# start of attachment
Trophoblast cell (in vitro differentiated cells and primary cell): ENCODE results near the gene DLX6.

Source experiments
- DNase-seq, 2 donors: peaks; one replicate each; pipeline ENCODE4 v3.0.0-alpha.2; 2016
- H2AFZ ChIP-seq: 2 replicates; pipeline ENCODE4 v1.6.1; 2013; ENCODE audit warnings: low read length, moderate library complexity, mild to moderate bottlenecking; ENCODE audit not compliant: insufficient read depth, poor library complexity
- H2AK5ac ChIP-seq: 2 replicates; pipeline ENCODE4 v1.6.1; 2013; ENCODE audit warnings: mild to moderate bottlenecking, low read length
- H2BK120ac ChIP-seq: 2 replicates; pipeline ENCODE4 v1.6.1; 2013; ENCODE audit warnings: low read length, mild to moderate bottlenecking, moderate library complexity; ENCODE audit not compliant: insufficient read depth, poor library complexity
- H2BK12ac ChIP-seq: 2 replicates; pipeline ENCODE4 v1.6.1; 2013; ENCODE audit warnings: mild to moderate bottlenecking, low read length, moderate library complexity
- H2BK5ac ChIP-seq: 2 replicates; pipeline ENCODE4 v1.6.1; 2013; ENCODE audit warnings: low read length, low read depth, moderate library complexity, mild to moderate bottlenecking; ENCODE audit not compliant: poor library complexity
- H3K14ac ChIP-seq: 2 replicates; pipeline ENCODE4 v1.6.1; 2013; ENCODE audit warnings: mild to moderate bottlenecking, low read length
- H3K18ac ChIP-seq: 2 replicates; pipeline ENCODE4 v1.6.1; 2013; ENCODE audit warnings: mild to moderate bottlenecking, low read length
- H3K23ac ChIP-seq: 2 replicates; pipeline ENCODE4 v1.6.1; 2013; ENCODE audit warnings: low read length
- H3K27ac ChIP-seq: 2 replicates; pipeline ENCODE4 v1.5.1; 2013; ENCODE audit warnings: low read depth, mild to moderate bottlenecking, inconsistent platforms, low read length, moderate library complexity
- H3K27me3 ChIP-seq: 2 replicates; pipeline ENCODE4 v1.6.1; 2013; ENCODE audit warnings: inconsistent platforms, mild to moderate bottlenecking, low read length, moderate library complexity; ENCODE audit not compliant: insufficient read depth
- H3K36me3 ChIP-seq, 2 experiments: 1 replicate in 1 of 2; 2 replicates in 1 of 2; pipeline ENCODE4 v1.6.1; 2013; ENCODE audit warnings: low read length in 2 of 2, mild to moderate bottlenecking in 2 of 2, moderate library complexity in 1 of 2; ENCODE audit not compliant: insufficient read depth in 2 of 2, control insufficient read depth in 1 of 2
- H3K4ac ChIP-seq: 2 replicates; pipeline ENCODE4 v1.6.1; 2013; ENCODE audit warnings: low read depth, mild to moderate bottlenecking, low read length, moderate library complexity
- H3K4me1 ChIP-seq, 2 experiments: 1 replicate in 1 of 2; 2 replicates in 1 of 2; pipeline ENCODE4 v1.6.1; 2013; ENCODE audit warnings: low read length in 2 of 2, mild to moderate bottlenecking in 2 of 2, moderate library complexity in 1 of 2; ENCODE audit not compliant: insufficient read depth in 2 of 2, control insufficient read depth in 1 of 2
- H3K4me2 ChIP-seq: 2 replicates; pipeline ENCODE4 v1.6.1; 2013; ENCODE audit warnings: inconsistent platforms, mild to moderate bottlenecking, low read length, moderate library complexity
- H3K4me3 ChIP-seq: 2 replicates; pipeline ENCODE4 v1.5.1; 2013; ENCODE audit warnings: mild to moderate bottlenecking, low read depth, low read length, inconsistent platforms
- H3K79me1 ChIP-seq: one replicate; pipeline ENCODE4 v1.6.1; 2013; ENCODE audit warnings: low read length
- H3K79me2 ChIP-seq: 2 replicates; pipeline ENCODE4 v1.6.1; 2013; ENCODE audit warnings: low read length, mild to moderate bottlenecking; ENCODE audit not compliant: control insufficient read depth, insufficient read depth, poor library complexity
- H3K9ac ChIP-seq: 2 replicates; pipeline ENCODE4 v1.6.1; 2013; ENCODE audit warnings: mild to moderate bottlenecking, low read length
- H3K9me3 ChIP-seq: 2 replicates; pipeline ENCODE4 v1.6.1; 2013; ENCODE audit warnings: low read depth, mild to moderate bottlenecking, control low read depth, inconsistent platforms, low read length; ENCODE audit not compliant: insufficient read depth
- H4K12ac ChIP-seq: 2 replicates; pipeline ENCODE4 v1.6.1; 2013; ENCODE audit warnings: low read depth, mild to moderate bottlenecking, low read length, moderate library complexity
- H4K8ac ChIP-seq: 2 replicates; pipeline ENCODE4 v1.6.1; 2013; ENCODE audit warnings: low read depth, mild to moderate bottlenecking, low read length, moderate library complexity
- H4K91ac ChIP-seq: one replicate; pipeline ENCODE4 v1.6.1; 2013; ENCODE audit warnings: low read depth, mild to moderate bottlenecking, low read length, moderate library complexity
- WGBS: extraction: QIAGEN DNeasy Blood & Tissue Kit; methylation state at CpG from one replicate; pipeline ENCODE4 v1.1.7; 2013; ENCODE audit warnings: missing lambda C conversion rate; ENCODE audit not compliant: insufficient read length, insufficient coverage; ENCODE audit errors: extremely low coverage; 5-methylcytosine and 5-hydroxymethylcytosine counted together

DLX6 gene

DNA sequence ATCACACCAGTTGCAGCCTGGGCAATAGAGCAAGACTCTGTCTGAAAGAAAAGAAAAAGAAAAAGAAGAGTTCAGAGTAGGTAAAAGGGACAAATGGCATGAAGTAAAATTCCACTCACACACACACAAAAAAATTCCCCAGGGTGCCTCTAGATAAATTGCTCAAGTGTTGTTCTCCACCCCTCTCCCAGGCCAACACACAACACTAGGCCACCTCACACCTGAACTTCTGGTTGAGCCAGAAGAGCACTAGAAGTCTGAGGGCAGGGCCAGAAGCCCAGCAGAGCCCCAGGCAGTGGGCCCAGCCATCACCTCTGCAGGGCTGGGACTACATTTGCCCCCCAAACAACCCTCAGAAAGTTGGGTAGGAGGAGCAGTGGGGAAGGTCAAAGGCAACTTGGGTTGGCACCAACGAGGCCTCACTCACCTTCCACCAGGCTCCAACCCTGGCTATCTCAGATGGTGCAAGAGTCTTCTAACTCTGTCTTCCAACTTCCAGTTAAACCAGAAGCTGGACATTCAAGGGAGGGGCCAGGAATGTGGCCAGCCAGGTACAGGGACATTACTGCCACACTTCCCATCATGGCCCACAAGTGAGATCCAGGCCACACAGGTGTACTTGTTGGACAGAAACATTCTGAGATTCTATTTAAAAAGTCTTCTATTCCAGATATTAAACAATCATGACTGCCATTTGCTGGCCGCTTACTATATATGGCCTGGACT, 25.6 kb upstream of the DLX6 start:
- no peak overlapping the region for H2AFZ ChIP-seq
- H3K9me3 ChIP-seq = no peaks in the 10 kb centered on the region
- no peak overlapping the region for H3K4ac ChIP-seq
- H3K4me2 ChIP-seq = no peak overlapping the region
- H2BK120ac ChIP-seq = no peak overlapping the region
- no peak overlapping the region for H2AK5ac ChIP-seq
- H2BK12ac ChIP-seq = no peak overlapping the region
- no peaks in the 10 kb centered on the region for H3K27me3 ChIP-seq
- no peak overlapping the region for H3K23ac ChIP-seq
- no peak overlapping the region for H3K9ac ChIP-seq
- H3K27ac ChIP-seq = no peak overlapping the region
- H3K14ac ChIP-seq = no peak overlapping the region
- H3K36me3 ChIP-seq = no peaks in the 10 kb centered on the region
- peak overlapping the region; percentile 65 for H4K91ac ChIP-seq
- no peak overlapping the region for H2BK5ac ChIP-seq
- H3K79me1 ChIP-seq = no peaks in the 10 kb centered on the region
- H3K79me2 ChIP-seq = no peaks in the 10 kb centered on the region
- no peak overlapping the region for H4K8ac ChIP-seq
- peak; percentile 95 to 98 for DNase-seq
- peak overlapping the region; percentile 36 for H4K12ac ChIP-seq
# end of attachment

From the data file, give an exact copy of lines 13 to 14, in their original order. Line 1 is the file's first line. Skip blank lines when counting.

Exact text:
- H3K27me3 ChIP-seq: 2 replicates; pipeline ENCODE4 v1.6.1; 2013; ENCODE audit warnings: inconsistent platforms, mild to moderate bottlenecking, low read length, moderate library complexity; ENCODE audit not compliant: insufficient read depth
- H3K36me3 ChIP-seq, 2 experiments: 1 replicate in 1 of 2; 2 replicates in 1 of 2; pipeline ENCODE4 v1.6.1; 2013; ENCODE audit warnings: low read length in 2 of 2, mild to moderate bottlenecking in 2 of 2, moderate library complexity in 1 of 2; ENCODE audit not compliant: insufficient read depth in 2 of 2, control insufficient read depth in 1 of 2